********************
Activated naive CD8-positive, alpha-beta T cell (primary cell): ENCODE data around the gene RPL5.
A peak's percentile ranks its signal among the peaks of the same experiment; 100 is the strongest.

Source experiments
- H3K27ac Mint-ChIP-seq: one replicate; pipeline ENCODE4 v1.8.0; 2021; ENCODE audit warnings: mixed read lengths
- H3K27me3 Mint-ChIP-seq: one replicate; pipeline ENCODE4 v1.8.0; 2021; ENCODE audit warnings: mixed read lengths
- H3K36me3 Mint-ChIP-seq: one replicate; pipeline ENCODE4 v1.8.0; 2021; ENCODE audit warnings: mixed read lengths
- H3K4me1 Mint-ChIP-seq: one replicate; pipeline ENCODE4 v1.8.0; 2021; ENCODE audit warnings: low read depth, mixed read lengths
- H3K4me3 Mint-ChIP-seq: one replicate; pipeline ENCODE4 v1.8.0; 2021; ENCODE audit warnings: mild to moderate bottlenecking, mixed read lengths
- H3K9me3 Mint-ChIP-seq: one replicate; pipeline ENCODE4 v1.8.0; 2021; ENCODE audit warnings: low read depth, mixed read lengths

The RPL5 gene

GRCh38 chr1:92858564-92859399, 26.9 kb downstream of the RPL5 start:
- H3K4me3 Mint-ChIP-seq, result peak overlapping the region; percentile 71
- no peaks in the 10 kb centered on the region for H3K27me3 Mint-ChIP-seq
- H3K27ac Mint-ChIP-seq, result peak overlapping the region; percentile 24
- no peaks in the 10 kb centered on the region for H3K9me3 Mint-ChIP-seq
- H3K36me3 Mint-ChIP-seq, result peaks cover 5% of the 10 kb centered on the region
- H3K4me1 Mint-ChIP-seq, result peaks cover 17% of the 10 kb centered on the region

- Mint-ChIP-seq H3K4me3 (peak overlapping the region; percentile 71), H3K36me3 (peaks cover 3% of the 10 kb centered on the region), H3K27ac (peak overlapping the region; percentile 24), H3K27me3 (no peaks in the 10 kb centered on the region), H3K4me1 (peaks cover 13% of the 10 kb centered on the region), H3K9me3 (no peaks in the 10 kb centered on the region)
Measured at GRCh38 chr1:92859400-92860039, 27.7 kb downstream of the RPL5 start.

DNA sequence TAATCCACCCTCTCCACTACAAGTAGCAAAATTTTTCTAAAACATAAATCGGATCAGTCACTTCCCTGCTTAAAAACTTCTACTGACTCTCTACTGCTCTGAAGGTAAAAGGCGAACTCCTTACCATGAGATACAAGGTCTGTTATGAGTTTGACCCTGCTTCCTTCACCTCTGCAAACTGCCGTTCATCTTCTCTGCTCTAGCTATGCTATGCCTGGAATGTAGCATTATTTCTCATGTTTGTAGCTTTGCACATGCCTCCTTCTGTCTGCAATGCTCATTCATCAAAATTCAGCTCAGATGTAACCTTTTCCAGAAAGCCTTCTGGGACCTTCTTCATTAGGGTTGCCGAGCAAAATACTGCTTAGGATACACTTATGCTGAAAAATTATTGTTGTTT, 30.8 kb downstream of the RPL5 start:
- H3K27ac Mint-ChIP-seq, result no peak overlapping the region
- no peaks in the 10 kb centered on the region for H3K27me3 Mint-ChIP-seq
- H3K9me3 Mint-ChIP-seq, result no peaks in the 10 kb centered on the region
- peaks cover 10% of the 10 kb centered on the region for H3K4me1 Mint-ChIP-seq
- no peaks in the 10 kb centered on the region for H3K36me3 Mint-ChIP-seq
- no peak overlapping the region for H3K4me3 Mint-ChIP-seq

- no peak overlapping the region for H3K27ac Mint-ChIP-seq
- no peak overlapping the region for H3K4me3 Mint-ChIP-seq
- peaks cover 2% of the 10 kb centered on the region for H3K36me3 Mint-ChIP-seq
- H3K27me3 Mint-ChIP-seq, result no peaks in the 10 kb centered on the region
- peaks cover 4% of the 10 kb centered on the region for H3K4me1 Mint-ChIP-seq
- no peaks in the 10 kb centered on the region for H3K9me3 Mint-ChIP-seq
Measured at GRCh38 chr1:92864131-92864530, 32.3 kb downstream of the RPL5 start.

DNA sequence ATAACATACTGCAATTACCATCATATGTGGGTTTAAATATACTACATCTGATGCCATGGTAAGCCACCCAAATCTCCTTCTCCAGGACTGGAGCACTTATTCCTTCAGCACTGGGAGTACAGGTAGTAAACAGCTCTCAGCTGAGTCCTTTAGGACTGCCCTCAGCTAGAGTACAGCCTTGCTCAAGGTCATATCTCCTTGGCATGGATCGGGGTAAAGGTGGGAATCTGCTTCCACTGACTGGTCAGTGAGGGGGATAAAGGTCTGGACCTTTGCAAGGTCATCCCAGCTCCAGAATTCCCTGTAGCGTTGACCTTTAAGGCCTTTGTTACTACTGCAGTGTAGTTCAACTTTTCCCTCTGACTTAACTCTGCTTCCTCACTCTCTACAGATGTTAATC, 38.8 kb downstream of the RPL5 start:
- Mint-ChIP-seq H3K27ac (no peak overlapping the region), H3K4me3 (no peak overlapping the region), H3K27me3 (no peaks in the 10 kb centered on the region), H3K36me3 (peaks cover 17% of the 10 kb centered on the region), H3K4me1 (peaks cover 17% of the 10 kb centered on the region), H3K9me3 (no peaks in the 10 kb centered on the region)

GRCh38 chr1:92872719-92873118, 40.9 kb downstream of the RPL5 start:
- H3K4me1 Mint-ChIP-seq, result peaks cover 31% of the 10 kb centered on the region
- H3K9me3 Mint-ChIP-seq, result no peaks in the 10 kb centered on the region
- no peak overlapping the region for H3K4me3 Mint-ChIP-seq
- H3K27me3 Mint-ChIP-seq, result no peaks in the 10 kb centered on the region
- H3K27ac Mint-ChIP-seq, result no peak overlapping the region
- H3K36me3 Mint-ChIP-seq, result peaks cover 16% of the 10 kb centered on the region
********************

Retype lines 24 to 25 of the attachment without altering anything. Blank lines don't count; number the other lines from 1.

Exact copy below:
- peaks cover 10% of the 10 kb centered on the region for H3K4me1 Mint-ChIP-seq
- no peaks in the 10 kb centered on the region for H3K36me3 Mint-ChIP-seq